Last night we took a look at the nuts and bolts of Soviet suppression of enemy air defenses (SEAD) doctrine and tactics. Tonight we'll continue along that them with a look at the aircraft that filled the role of  "Wild Weasels" in the Soviet air forces. Like the United States, the Russians had put into service several specialized aircraft that were used to knock out and/or jam enemy radars and surface-to-air missile sites. These aircraft were based upon established production types much in the same way the USAF Wild Weasels were adaptations of production fighter aircraft. The first aircraft to fill this role was the Yakovlev Yak-28N, an experimental adaptation of the Yak-28 "Brewer" attack aircraft. This version of the Brewer was the first Russian development for a Wild Weasel-class aircraft; work began by OKB Yakovlev in 1964-1965 with a production Yak-28I being set aside in 1965 for conversion to the -28N configuration. The attack Yak-28I had the "I" suffix as it was equipped with the Initsiativa-2 ground-mapping/bombing radar in a ventral radome aft of the nose gear. On the Yak-28N, the Initsiativa-2 radar was replaced by radar pulse detection unit that would seek out and locate enemy radar emissions and provide targeting data to Raduga Kh-28 (NATO code name AS-9 "Kyle") missiles, one each under the outer wings. The Kh-28, which I'll discuss in a subsequent post, was the first Russian anti-radiation missile to be fielded with the first operational examples coming out in 1964.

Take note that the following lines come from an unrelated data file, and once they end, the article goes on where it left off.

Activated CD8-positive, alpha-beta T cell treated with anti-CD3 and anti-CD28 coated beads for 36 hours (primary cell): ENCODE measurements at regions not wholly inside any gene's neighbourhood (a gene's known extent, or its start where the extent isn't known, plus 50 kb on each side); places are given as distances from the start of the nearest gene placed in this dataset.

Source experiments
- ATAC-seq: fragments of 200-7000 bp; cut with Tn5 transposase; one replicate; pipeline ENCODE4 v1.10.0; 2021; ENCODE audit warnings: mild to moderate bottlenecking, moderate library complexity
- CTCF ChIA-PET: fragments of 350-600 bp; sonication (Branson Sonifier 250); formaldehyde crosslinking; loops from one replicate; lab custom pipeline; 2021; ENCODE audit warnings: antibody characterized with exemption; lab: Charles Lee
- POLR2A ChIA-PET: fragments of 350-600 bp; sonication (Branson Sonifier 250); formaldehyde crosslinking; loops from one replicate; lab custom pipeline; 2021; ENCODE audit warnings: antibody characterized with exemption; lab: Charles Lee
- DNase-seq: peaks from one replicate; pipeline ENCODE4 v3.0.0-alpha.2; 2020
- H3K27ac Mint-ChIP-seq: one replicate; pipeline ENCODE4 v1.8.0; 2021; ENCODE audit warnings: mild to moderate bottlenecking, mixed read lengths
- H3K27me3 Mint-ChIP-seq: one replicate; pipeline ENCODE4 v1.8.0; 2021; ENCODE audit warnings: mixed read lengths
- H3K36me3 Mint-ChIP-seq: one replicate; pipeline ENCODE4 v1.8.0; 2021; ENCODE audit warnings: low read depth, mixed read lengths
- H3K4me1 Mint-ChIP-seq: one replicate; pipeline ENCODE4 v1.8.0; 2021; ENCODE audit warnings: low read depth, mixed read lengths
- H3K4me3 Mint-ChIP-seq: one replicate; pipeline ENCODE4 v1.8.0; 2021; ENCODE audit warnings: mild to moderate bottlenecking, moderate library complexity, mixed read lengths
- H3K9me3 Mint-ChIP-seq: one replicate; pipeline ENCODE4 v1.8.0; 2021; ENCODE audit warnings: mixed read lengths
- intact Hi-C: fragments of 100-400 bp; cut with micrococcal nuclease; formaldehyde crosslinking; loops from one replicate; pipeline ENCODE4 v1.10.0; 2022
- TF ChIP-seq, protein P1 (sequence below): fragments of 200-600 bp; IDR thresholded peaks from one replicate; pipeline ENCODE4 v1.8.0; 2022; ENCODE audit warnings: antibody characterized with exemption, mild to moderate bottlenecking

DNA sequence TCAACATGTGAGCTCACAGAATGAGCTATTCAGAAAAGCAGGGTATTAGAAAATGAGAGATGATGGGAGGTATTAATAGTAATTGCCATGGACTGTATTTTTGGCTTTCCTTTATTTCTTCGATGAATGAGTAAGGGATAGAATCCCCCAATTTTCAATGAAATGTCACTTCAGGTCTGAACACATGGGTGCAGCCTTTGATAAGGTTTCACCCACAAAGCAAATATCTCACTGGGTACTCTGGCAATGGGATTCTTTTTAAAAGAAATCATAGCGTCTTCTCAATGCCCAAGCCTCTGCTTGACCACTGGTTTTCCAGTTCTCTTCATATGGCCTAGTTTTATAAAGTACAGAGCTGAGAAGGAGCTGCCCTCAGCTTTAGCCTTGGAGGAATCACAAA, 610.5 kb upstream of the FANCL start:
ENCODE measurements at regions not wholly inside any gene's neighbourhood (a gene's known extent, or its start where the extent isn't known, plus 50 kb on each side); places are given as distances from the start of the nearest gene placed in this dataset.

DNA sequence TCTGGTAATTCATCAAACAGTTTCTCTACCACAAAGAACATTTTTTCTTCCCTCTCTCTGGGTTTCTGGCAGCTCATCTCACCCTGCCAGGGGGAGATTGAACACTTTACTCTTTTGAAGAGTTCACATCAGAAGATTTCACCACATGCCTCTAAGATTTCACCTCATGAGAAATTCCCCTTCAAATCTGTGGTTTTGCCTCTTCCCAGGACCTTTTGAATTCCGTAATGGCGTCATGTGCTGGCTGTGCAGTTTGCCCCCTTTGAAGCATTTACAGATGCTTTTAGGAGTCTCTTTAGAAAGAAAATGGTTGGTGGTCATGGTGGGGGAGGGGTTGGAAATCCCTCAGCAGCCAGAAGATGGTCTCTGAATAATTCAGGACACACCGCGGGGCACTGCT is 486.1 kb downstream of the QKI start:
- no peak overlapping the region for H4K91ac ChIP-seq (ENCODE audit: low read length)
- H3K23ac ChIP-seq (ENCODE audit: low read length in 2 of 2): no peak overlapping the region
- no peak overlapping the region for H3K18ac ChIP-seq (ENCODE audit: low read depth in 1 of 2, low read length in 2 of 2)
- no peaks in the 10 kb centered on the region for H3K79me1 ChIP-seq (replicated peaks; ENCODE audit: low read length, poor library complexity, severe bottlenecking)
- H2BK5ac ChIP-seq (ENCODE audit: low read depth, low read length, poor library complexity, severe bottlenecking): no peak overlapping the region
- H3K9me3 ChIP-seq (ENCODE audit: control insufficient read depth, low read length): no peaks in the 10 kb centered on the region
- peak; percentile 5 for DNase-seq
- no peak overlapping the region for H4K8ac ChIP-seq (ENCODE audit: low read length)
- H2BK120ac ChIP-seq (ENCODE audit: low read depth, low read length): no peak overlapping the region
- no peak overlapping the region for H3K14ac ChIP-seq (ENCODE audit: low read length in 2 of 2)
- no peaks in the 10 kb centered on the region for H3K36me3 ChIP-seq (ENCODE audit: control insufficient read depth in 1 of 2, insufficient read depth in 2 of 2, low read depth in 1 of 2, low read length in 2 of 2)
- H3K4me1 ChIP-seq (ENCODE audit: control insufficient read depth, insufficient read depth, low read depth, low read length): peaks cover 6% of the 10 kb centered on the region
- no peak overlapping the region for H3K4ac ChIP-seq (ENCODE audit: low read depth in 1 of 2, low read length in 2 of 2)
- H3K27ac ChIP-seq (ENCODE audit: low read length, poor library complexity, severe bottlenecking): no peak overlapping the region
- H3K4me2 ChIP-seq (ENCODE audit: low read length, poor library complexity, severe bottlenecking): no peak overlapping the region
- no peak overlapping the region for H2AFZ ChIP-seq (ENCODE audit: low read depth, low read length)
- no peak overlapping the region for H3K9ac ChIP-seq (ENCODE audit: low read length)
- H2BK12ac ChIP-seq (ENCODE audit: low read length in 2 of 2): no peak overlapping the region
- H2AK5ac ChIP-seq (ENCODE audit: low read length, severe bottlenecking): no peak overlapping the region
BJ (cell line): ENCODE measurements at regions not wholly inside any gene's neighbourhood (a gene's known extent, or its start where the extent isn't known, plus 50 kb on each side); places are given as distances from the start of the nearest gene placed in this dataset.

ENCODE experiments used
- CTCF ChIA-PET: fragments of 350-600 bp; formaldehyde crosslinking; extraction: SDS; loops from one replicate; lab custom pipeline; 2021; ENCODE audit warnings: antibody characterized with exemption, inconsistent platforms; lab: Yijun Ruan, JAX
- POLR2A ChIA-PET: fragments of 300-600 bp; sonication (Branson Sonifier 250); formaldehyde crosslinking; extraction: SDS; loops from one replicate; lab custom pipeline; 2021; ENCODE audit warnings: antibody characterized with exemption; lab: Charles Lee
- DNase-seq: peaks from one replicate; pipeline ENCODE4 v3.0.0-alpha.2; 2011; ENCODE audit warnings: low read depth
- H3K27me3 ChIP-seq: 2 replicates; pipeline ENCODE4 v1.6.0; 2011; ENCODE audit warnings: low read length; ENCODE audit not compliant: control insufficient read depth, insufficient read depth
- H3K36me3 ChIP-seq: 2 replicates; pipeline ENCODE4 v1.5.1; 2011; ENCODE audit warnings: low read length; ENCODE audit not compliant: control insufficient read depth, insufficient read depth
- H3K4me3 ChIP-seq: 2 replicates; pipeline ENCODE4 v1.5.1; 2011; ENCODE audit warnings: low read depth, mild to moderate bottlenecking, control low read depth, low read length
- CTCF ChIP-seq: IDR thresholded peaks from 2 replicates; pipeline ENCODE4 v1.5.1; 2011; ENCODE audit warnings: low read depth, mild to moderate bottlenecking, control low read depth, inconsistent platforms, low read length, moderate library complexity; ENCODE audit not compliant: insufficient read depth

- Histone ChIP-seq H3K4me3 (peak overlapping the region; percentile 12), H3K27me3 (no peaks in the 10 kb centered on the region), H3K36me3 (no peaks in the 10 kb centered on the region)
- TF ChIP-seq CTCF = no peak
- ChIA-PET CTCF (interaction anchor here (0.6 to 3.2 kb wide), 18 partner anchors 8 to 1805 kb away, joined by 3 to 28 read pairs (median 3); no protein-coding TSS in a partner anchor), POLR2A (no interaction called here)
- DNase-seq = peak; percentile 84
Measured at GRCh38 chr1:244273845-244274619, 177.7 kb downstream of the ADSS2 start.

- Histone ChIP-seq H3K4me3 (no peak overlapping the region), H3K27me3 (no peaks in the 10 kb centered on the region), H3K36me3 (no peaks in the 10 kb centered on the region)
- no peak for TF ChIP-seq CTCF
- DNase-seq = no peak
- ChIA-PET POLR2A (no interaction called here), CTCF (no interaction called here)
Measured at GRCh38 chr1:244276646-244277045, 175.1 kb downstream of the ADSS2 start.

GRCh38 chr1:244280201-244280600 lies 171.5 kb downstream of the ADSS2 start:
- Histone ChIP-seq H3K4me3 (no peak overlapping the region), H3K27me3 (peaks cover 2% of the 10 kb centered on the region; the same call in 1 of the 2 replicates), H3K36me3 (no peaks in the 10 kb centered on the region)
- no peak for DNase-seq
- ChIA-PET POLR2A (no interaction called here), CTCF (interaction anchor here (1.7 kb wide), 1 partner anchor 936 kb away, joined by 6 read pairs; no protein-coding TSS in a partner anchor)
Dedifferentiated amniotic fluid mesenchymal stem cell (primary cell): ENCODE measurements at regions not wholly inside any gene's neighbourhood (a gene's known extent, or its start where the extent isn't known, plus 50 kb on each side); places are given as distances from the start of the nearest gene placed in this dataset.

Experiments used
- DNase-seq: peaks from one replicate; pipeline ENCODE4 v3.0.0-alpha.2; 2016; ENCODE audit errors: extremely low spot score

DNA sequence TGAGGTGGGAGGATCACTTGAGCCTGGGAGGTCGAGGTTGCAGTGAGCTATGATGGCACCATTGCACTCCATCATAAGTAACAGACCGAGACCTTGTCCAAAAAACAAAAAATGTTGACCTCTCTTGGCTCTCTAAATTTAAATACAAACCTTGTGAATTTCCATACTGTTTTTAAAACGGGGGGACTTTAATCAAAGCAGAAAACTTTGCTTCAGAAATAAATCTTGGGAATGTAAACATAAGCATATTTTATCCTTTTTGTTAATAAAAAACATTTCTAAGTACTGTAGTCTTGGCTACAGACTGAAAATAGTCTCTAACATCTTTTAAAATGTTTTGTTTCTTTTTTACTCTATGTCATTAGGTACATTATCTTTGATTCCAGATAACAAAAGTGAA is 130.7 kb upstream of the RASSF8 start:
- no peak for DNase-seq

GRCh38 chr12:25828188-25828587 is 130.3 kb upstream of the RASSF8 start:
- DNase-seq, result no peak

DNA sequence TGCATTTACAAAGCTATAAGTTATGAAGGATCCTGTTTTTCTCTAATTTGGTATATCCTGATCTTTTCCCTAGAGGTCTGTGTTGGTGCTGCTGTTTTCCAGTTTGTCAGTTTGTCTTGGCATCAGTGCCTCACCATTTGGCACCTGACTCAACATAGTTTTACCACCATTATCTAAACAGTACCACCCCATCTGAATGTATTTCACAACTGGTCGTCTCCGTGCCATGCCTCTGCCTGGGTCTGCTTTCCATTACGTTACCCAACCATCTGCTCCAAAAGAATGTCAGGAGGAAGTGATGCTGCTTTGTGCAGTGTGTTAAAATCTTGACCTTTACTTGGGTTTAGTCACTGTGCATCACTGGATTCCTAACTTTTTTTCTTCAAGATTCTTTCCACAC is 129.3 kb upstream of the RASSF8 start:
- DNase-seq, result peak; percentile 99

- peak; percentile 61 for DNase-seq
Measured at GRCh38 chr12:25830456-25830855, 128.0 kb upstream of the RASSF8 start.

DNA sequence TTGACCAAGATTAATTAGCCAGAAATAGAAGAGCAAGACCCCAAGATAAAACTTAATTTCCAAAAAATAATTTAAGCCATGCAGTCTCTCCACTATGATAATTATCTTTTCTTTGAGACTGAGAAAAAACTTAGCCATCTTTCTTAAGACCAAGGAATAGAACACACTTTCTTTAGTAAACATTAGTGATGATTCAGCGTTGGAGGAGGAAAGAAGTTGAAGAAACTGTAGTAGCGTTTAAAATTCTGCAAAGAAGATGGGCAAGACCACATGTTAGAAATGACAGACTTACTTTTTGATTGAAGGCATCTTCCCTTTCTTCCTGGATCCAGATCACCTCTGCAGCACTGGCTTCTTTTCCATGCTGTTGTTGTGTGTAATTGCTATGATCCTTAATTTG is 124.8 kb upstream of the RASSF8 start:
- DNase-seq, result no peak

By the time operational testing of the Yak-28N was completed around 1972, it had been far outclassed by contemporary Russian and American designs and the project was canceled. However, the work that had been put into the Yak-28N wasn't wasted as the Soviet air forces still needed a battlefield electronic warfare aircraft that better performance and was more flexible than the existing design in use, the Tupolev Tu-16PP Badger which clearly by 1972 was too big and too slow to survive in hostile airspace. The Yak-28 was again used as the basis for the Yak-28PP electronic warfare aircraft that crammed the jamming equipment of the Tu-16PP into a much smaller airframe. All of the armament provisions of the Yak-28 were deleted and four different jamming systems were installed in the Yak-28PP, which was marked by a number of dielectric bulges and blisters on the fuselage. The jamming systems generated so much heat that two heat exchangers were installed in the lower aft fuselage ahead of the aft bicycle gear to help cool the avionics. The outer wing pylons were fitted with rocket pods that fired chaff ahead of the aircraft to help sow chaff corridors to protect inbound strike packages. Below each engine nacelle of the Yak-28PP was a system for deploying bundles of fiberglass-based chaff strips in mass quantities. The role of the Yak-28PP was to accompany inbound strike packages with three of the ECM -28PPs sowing a chaff corridor on each side of the strike aircraft formation as well as using its powerful jamming equipment to blind NATO air defense radars. The first Yak-28PPs completed their State acceptance testing just as the Yak-28N was canceled. Most of the Yak-28PPs that were built (NATO code name "Brewer-E") were based with the Soviet forces in East Germany.